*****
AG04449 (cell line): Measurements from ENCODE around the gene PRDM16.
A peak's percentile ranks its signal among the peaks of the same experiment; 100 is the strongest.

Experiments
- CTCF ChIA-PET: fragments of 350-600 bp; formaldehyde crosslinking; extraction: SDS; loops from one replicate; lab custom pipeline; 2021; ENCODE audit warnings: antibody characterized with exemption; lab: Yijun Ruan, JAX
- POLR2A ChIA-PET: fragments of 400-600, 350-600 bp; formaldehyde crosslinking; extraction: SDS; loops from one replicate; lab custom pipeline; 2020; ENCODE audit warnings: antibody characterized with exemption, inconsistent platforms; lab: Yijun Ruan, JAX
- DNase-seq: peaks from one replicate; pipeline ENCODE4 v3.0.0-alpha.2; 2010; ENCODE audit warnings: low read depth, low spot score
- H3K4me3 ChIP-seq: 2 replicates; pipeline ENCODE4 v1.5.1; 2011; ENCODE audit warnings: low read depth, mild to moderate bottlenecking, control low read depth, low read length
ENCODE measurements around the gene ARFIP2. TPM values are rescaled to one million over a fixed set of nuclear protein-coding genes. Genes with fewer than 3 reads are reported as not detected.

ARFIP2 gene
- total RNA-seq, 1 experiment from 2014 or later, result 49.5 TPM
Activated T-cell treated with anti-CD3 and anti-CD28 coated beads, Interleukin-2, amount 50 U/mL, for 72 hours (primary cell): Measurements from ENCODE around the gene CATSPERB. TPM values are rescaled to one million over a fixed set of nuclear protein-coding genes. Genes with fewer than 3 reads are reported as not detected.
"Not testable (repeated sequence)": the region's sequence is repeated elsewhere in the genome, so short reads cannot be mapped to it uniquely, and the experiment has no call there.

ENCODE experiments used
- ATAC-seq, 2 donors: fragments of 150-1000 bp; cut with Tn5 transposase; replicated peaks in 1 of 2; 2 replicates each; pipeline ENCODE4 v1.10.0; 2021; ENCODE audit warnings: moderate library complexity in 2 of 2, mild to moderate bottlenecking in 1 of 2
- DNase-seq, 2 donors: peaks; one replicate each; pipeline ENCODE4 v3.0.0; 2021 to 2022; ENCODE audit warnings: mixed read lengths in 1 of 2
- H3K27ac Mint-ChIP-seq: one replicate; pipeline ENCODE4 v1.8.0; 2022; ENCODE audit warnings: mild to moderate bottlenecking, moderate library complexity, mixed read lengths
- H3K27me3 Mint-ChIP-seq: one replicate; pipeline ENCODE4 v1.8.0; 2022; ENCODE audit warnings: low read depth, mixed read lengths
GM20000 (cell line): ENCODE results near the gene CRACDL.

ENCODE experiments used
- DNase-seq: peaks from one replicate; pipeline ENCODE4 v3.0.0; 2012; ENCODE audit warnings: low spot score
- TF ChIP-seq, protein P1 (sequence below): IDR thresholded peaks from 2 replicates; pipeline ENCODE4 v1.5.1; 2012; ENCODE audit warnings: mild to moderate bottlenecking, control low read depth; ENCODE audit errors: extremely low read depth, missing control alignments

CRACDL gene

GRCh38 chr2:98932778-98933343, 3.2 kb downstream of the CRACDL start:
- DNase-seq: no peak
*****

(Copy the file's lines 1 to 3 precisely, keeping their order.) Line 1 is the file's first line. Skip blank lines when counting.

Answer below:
AG04449 (cell line): Measurements from ENCODE around the gene PRDM16.
A peak's percentile ranks its signal among the peaks of the same experiment; 100 is the strongest.

Experiments